The report reveals 23.5 per cent of FTSE 100 boards are now female, with 263 female held directorships across the FTSE 100. The percentage of non-executive directors has increased to 28.5 per cent and women in executive directorships is at an all time high of 8.6 per cent.
Only 17 more female appointments are needed across the FTSE 100 boards to reach the target set by the Lord Davies review. If the appointment rate of one woman to every two men appointed is sustained over the coming months, the Cranfield authors expect the 25 per cent target to be met before the end of this year.
“The turnover of directorships is key to driving change and will be decisive over the coming months,” explained Professor Susan Vinnicombe CBE, co-author of the report and Director of the Cranfield International Centre for Women Leaders. The percentage of new appointments going to women over the last six months was 31.6 per cent.
The percentage of women directors on FTSE 250 boards has also risen to 18 per cent, with 65 FTSE 250 companies having met the 25 per cent target. However, it is not all good news for the FTSE 250. Twenty-three still have no women on their boards and the percentage of women holding executive directorships has fallen to 4.6 per cent.
Professor Vinnicombe comments: “It has taken many years for the debate on women on boards to be taken seriously, but we are now seeing significant progress. There is no doubt that the Davies Review and the threat of EU-wide quotas has had a major impact on this progress. It is crucial that the momentum that has built up around this issue is maintained, especially with the support of whoever is in power after the General Election.”
Forty-one companies in the FTSE 100 have now reached the 25 per cent target with many of them far exceeding it. Leading the way in joint top place of this year’s ranking, with 45 per cent female representation on their boards, are Diageo and Intercontinental Hotels Group. Recognition must also go to Admiral Group plc with 41.7 per cent, and Capita Plc and Kingfisher who both have 40 per cent, which includes two women in executive directorships on their boards.
Dr Ruth Sealy, co-author of the report comments: “This is a critical time for British businesses, not just to meet the 25 per cent target, but also to continue to diversify their boards and organisations beyond the 2015 target. If we are to achieve sustainable change for the future, employers must focus their efforts on women at every level of their organisation.”
Dr Elena Doldor, co-author of the report, said: “It will be difficult to sustain the pace of change without more ambitious and sustainable measures. Our predictions suggest that as we approach 2020, women’s representation on FTSE 100 boards is likely to stagnate around 28 per cent. There are still not enough women on executive committees or in the executive pipeline. Introducing aspirational and measurable targets for women at all levels is the only way to achieve real progress. Growing the female talent pipeline needs to be high on the agenda for every board, CEO and executive committee.”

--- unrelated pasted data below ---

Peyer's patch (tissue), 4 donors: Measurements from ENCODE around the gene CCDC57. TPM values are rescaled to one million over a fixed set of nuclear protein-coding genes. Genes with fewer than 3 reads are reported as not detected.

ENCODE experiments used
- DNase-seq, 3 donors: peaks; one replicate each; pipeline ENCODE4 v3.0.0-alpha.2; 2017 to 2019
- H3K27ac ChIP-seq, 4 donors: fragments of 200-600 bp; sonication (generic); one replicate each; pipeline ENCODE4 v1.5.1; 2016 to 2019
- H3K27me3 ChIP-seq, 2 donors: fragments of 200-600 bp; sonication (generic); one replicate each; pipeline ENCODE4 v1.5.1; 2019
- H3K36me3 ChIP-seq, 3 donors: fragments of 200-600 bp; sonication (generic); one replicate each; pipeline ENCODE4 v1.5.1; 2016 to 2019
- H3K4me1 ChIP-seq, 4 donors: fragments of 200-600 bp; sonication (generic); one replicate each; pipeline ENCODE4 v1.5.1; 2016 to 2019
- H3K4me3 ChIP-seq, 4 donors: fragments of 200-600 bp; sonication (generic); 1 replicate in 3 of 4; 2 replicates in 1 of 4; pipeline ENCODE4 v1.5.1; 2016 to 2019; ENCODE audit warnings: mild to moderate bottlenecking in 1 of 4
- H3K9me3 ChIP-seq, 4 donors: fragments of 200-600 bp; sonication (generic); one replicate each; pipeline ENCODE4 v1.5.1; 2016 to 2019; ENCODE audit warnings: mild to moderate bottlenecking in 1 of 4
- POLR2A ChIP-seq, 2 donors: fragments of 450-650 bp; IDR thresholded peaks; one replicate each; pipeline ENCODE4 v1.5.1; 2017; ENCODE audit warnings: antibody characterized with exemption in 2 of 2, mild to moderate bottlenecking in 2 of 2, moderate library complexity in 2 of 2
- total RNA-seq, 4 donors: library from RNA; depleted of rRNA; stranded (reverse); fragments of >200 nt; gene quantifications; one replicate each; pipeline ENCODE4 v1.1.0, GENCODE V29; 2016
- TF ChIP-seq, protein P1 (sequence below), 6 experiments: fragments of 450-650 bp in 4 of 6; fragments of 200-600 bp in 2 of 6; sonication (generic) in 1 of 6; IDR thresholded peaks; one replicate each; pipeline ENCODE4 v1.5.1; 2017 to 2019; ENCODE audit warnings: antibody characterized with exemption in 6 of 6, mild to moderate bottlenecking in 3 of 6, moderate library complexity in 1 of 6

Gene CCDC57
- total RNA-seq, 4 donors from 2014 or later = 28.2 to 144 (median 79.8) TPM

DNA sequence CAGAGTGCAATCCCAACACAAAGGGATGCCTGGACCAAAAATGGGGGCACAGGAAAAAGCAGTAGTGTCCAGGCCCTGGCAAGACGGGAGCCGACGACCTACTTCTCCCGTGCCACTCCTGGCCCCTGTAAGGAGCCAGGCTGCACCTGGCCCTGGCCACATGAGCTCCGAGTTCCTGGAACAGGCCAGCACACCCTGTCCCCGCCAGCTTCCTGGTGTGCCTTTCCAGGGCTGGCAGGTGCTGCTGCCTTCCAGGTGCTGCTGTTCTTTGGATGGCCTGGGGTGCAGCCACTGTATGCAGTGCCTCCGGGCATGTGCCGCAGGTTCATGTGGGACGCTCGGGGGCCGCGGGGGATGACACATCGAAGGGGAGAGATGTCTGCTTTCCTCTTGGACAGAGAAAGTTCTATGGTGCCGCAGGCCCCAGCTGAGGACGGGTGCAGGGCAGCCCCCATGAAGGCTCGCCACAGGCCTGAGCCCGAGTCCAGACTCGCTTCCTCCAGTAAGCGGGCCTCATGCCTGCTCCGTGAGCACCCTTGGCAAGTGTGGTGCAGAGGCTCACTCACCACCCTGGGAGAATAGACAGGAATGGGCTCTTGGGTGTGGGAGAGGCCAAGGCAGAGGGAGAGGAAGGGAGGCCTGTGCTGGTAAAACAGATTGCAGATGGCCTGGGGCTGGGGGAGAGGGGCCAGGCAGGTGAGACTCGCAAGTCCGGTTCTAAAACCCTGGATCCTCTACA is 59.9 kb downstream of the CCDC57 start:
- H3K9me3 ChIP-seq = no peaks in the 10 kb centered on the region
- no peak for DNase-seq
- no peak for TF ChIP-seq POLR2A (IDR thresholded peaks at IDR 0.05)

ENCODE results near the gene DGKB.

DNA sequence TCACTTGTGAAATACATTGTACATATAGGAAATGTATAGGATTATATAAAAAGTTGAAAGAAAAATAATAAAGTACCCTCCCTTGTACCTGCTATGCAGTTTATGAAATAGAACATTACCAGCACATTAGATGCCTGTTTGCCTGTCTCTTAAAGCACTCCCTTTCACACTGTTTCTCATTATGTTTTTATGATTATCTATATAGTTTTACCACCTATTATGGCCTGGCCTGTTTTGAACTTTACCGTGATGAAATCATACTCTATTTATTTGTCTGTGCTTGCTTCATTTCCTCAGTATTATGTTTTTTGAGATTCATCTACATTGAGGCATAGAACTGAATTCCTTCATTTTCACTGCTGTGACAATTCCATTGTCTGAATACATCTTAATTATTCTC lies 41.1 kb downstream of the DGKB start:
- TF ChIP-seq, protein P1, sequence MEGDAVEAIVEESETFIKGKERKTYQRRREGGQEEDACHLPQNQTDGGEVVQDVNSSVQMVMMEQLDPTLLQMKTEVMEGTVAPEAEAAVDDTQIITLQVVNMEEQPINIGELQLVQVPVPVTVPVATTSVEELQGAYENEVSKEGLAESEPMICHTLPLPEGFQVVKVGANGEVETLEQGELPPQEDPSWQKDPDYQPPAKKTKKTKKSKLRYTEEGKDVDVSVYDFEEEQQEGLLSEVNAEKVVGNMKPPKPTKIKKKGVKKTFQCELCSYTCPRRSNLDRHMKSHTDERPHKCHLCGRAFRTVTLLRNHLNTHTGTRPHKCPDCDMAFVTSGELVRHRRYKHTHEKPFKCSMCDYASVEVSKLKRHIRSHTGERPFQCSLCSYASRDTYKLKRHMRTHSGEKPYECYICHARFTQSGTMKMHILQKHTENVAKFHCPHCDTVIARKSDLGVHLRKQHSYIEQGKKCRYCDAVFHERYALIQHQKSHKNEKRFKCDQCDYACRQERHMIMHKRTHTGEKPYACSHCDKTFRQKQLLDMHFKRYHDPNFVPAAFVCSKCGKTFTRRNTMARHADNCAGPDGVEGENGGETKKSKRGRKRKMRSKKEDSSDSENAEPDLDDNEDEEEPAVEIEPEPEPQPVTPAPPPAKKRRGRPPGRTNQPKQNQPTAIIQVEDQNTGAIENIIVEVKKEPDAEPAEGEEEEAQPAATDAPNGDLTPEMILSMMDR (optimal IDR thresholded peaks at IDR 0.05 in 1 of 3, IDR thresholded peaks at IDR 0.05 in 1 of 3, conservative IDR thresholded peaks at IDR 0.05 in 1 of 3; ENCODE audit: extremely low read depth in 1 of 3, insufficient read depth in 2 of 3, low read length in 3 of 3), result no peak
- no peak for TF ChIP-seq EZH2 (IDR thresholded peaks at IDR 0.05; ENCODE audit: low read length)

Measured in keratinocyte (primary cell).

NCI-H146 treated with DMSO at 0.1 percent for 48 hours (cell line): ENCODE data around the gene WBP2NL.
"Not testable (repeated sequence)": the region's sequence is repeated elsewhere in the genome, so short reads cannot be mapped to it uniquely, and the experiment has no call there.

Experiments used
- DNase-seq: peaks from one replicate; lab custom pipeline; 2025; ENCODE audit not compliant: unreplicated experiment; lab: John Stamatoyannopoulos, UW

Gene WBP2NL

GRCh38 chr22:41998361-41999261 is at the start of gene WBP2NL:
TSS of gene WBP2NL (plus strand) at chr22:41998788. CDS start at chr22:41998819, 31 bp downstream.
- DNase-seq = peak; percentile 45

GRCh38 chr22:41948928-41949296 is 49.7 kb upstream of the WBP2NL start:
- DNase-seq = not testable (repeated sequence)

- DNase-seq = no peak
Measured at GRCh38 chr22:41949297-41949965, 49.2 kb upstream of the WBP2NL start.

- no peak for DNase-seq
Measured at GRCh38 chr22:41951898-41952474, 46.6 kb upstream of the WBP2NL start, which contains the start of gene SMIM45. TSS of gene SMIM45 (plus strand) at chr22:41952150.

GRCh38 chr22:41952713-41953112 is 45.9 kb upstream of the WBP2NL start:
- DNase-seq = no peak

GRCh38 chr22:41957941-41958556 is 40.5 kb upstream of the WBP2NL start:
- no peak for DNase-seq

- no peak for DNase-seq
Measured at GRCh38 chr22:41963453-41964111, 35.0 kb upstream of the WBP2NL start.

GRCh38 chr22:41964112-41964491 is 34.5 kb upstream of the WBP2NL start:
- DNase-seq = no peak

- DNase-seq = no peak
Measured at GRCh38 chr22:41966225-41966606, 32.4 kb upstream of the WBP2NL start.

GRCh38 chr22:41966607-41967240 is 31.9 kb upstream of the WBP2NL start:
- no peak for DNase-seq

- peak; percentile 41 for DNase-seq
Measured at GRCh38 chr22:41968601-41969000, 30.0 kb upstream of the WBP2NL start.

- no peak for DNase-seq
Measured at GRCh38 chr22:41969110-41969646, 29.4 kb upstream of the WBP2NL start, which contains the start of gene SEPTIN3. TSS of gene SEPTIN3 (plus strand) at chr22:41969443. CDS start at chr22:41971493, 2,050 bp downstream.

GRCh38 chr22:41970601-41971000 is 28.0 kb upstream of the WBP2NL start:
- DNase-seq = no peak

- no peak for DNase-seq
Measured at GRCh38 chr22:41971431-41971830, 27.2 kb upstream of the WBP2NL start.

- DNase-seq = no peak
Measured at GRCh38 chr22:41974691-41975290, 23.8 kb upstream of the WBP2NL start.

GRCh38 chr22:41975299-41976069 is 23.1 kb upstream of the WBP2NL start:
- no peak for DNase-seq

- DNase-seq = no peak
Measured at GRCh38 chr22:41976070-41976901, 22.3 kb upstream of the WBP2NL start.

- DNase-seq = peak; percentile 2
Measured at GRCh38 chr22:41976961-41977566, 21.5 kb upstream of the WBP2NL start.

In this year’s report the authors took a closer look at which sectors were reaching the target and those who have yet to reach it and concluded that sector is not a significant barrier to the appointment of women directors.
The report also takes a look at how the UK’s progress compares to the rest of the world. Over the past decade the percentage of women on top boards has increased in every country across Europe, varying from 3.7 per cent in Austria to 22.5 per cent in France. The UK registered an increase of 12.6 percentage points and is now fifth in the world.
“It is pleasing to see how far we have come without the need for quotas. But the burning issue remains that not enough women are being appointed to executive director roles in the UK” said Professor Vinnicombe.
Minister for Women and Equalities, Nicky Morgan said: “We have almost doubled women’s representation on FTSE 100 boards in four years; we only need 17 more women to be appointed to these boards and we will have met the 25 per cent target we set ourselves. When we started this work in 2011 there were 21 FTSE 100 boards that had no women on them. Now there are no all-male boards left. This is great news.
“But to keep on track we also need to ensure that women are well represented at senior executive level too, making them ready to take up board level positions. In the FTSE 100, the total number of female senior executives has increased from 19.9 per cent to 21 per cent which is to be welcomed, but we need to keep up the pressure to see this increase still further. This is not only good for women, but good for business too. Boards which reflect their customers and clients are better able to understand their needs and respond to them.”
Lord Davies of Abersoch said: “The rate of change that we have seen in FTSE 100 companies over the last four years has been remarkable. The voluntary approach is working, boards are getting fixed. We now have to increase the low number of female chairs and executive directors on boards and the loss of talented, senior women from the executive pipeline.
“I have never doubted that Britain has extraordinary talent, or that there are plenty of credible, experienced women, willing and capable of serving on British boards. FTSE companies are now making real efforts to seek out and unleash the full extent of this talent.”
Once more the Cranfield report includes a list of ‘100 Women to Watch’. The authors have identified 100 women who are currently on the Executive Committees of FTSE 250 companies or in significant roles of other major institutions, who are ready for a board position and should be considered by search consultancies and nomination committees. The list highlights the many qualified women whose experience comes from sectors other than exclusively or primarily corporate.